Hyundai and Aptiv to set up $4 billion autonomous driving joint venture

Key Points
  • Headquartered in Boston, the joint venture will start to test fully driverless systems next year.
  • Will focus on developing autonomous technologies. 
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The Hyundai Motor Group and Aptiv are set to establish a $4 billion autonomous driving joint venture in which the firms will each have a 50% stake.

In an announcement Monday, the companies said the joint venture, which will have headquarters in Boston, would focus on advancing the "design, development and commercialization of SAE Level 4 and 5 autonomous technologies."

Five "levels" of driving automation have been defined by SAE International, a global association of engineers and technical experts. At Level 4, a vehicle can drive itself under limited conditions and "will not operate unless all required conditions are met." At Level 5, a vehicle's automated driving features can drive it under all conditions.

The joint venture will start to test fully driverless systems next year, the companies said. A "production ready autonomous driving platform" that can be used by fleet operators, robotaxi providers and autos manufacturers is due to be available by 2022, they added.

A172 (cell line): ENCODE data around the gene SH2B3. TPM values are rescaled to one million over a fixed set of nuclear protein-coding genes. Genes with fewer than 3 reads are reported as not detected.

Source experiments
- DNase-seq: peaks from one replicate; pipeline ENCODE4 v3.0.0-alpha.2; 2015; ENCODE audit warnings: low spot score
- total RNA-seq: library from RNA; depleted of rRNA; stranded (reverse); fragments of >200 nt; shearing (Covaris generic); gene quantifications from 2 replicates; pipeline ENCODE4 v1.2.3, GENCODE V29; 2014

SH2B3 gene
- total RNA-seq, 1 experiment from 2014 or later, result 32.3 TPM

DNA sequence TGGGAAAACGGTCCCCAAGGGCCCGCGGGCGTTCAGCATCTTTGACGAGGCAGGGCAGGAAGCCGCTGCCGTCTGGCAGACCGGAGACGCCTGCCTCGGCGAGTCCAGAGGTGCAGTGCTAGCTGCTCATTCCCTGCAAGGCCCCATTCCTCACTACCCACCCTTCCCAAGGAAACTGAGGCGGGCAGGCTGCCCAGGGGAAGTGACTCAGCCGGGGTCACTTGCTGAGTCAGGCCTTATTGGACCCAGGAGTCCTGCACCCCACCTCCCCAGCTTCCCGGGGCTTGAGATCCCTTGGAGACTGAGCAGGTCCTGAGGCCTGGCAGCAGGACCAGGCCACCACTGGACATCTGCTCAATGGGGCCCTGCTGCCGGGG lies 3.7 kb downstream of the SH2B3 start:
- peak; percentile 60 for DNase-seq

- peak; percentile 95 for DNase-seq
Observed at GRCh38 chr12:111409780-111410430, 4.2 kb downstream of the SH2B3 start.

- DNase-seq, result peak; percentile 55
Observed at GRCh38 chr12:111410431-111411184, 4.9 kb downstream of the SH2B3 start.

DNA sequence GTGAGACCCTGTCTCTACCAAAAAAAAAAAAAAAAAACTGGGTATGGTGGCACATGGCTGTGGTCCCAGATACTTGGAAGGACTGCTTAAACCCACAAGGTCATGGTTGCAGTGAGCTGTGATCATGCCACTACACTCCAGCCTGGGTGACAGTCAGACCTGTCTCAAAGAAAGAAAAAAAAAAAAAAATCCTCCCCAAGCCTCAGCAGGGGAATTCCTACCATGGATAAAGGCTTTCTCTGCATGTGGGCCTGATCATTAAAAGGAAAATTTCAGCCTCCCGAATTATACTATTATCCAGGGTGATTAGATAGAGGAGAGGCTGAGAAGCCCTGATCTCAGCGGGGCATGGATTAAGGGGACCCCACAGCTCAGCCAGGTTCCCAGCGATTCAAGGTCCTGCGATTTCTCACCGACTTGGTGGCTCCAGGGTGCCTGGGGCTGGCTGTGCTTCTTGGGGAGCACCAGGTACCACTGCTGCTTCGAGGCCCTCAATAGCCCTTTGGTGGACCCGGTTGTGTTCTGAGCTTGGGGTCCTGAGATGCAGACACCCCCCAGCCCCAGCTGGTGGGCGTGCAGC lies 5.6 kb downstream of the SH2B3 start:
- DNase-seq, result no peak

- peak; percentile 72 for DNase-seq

Under the agreement, Aptiv will contribute its autonomous driving technology and intellectual property. Hyundai Motor, Kia Motors and Hyundai Mobis will together contribute $1.6 billion in cash and $400 million in research and development resources, vehicle engineering services and access to intellectual property.

The deal between the two companies is subject to regulatory approval and other closing conditions. It is expected to close in the second quarter of 2020.

Egil Juliussen, director of research and principal analyst for automotive technology at IHS Markit, explained to CNBC via email that the joint venture was significant for both Aptiv and Hyundai but was one of many taking place.

"There are at least 10 important AV (autonomous vehicle) collaborations between start-up AV software companies, high-tech companies, auto manufacturers and suppliers," he said.

"These collaborations are needed because the software development is difficult and testing is extensive, with AI expertise being a crucial technology for success – the auto industry does not have the needed know-how."